C Lab 1 - Introduction to Memory in C

CS3410 Spring 2015

Due in lab section.


Welcome to CS3410 C Lab 1! This lab will introduce you to dealing with memory in C. There are two sections to this lab, focusing on arrays and pointers, respectively. After completing each section, have a TA check over your work before you proceed.

To begin, download the clab1.c file to your VM or CSUG account. It contains some C functions as well as function stubs you will need to implement. By the end of this lab, you will have completed a working implementation of the selection sort algorithm, and will have a working program that demonstrates the sort running on arrays of different sizes.

After completing each function, compile your program with gcc -std=c99 -Wall -Werror clab1.c -o clab1. When you're done, you can run it with ./clab1.

Part 1: Arrays in C

Arrays in C are similar to arrays in other programming languages you may be familiar with, but with one important difference. In C, arrays are simply contiguous bytes of memory. In general, there is no way to determine the length of an array from the array itself. Therefore, it is the programmer's responsibility to make sure the length of the array is known and respected so the program does not try to access an index that is outside the valid range of the array.

Arrays in C are indexed using brackets. arr[idx] accesses the idxth element of array arr. C arrays are zero-indexed, so the first element in an array is arr[0]. Since one cannot find the length of an array from the array alone, array handling functions in C usually receive the array's length as a separate parameter.

Step 1: Implement smallest_idx

Using your new knowledge of arrays in C, implement the smallest_idx function to return the index of the smallest element in an array. Be careful not to step out of bounds!

Part 2: Pointers

Pointers are central to C programming, yet often are one of the most foreign concepts to new C coders. A pointer is an integer that represents the address of an object in memory. Pointers in C are typed which means associated with the pointer is the type of the object which it points to. Pointer types are declared with a * appended to the type of the pointer. For example, int* ptr; declares a pointer to int, or "int pointer". This is also commonly written as int *ptr;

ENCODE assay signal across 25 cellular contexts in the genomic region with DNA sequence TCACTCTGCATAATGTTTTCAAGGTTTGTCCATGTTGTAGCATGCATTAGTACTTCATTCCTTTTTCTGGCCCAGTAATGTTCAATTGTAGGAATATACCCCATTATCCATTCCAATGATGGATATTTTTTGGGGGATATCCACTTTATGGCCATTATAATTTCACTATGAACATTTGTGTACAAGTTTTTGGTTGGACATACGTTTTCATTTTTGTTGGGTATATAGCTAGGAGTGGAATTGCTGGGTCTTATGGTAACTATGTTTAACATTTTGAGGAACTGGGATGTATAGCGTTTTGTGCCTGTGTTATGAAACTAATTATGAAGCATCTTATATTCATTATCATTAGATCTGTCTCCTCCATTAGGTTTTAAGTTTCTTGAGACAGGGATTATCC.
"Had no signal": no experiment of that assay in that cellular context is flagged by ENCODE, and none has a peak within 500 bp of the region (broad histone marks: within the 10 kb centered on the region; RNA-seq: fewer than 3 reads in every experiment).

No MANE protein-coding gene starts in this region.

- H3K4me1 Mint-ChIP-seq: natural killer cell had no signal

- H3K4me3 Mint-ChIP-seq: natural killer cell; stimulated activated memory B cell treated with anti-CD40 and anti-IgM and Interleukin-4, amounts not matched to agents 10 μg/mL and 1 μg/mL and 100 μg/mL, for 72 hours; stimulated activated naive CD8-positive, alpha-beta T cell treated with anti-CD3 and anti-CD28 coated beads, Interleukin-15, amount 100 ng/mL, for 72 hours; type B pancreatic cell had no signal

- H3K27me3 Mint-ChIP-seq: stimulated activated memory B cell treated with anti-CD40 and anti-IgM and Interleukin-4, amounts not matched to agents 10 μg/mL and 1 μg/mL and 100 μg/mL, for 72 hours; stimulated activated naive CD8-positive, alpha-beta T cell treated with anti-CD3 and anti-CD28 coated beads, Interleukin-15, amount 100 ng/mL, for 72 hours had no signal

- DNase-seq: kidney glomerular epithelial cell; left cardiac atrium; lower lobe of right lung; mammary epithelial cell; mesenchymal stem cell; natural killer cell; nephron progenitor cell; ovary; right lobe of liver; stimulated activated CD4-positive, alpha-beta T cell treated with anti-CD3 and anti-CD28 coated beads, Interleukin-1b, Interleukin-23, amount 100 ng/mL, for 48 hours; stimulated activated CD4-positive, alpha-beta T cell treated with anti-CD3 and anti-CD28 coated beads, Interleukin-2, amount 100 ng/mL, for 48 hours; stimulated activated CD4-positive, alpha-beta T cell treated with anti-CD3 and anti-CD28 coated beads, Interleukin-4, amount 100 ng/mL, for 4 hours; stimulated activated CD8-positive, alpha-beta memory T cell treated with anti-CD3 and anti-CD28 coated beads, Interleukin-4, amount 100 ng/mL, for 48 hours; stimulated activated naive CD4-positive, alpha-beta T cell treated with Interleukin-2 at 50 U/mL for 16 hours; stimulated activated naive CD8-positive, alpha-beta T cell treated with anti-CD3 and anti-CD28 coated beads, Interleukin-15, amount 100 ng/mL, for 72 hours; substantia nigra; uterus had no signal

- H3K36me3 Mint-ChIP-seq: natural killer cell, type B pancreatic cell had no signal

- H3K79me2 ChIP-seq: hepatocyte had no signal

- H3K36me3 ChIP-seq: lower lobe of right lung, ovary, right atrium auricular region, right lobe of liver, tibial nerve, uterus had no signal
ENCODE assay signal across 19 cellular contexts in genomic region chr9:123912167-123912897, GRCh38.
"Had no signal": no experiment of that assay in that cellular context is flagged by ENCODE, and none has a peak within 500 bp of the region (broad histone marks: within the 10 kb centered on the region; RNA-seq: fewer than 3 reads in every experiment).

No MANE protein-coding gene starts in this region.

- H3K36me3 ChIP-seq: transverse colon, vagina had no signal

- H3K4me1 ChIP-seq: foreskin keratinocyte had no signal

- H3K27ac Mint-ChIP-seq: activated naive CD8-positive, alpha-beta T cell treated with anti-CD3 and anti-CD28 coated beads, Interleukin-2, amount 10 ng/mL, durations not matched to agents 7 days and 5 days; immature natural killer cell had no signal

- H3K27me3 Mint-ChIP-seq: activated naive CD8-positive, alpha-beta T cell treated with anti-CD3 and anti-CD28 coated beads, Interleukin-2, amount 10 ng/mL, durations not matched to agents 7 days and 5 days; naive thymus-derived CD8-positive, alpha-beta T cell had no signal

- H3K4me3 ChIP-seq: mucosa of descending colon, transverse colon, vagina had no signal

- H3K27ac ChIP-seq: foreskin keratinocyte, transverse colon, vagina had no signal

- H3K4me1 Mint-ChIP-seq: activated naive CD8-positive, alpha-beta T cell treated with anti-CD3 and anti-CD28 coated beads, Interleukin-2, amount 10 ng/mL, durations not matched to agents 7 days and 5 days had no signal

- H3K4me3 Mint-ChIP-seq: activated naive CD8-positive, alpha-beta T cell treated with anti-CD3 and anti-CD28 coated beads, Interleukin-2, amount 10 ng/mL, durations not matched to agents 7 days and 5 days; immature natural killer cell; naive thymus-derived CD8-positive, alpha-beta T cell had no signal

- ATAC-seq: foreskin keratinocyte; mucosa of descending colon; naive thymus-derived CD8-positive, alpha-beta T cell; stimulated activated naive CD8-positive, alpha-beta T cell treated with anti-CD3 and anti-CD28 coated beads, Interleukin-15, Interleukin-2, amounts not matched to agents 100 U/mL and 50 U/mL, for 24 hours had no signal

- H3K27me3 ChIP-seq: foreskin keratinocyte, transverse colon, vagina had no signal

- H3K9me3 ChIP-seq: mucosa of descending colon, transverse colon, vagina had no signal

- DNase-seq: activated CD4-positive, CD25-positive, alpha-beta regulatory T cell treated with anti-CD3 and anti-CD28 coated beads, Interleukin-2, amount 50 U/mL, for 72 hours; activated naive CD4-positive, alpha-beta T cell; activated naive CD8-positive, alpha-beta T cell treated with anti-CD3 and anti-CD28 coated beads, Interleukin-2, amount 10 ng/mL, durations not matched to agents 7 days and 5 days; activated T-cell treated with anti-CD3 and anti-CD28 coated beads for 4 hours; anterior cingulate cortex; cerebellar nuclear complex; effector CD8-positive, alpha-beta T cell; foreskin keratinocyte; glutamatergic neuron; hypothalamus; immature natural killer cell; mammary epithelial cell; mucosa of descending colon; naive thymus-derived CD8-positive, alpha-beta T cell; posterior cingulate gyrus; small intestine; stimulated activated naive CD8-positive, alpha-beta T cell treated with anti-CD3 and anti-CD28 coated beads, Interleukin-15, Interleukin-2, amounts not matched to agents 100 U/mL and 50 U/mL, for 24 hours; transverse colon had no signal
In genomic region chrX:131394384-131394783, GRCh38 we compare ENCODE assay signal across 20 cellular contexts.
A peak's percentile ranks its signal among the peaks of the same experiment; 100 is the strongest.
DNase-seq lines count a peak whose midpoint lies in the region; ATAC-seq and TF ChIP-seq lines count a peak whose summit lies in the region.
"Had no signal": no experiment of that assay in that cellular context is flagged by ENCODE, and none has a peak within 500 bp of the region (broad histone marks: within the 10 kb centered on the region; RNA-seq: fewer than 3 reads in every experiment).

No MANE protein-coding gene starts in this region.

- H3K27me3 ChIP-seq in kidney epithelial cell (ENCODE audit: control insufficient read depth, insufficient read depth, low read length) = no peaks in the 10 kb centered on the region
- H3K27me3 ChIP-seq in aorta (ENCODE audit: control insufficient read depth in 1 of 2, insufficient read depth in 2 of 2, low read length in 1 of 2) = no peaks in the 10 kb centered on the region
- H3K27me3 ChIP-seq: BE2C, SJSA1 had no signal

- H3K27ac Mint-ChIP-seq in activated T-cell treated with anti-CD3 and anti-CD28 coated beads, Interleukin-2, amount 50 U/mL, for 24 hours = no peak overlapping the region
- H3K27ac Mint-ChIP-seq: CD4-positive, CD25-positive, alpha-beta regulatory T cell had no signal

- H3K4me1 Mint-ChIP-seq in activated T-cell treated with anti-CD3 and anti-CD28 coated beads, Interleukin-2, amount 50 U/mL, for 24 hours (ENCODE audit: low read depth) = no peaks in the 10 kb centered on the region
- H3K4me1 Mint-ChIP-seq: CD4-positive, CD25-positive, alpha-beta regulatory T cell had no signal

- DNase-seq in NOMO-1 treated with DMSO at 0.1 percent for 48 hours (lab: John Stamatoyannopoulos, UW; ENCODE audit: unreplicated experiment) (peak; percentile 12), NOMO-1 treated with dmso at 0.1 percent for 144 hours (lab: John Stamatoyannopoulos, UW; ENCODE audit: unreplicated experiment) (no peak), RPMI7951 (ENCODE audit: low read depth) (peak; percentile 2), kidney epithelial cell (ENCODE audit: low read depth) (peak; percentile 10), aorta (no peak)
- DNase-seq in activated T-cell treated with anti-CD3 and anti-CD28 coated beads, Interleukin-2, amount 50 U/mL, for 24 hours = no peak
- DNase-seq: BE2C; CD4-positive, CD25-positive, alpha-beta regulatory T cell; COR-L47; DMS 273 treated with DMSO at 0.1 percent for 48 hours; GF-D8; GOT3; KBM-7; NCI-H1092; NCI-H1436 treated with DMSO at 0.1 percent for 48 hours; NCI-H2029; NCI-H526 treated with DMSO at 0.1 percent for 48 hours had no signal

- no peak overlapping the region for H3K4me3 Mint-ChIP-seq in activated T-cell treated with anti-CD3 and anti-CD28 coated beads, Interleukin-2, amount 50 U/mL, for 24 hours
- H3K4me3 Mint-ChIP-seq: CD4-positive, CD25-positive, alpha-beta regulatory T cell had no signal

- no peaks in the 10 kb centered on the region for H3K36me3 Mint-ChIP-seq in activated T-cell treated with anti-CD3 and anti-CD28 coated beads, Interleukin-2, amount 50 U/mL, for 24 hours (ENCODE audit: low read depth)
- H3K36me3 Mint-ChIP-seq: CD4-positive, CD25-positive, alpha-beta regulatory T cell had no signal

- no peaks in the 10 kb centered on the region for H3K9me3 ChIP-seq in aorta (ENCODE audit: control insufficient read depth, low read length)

To access the value (memory location) referenced by a pointer, the * character is again used, as the "dereference" operator. The following simple function returns the int value pointed to by an int pointer:

int get_val(int *ptr) {
	return *ptr;

The dereference (*) operator is also used to assign a value to the memory location pointed to by a pointer, as seen in the below function;

void set_val(int *ptr, int val) {
	*ptr = val;
Lastly, the "address of" (&) operator is used to obtain a pointer to a variable. It returns the address of its operand in memory. Try to work out in your head what the following main function would print

int main() {
	int x = 5;
	int *ptr = &x; // obtain a pointer to x
	printf("%d\n", get_val(ptr));
	set_val(ptr, 4);
	printf("%d\n", x);

Step 2: Implement the swap function

Using your new knowledge of pointers in C, implement the swap function, which takes in two int pointers as parameters and swaps the ints stored at the two addresses.

Step 3: Implement the selection_sort function

Selection sort is a sorting algorithm that does an in-place comparison sort. The algorithm divides the input array into two parts: the subarray of items already sorted, which is built up from left to right at the front of the array, and the subarray of items remaining to be sorted that occupy the rest of the array. Initially, the sorted subarray is empty and the unsorted subarray is the entire array. The algorithm proceeds by finding the smallest element in the unsorted subarray, exchanging it with the leftmost unsorted element (putting it in sorted order), and moving the subarray boundaries one element to the right. Here is an example of this sort algorithm sorting five elements:

64 25 12 22 11 // this is the initial, starting state of the array

11 25 12 22 64 // sorted sublist = {11}

11 12 25 22 64 // sorted sublist = {11, 12}

11 12 22 25 64 // sorted sublist = {11, 12, 22}

11 12 22 25 64 // sorted sublist = {11, 12, 22, 25}

11 12 22 25 64 // sorted sublist = {11, 12, 22, 25, 64}
(Source: Wikipedia)

Implement the selection_sort function using your smallest_idx and swap functions, following the outline in the clab1.c file.

Step 4: Have a TA check over your final program

Congratulations, you've completed C lab 1 and now have an understanding of the basics of arrays and pointers in C!

*** Note: Do not forget to upload your program on CMS. ***

More Information

Sections 5.3 and 5.4 of the assigned book "C: A Reference Manual" provide a good overview of pointers and arrays in C.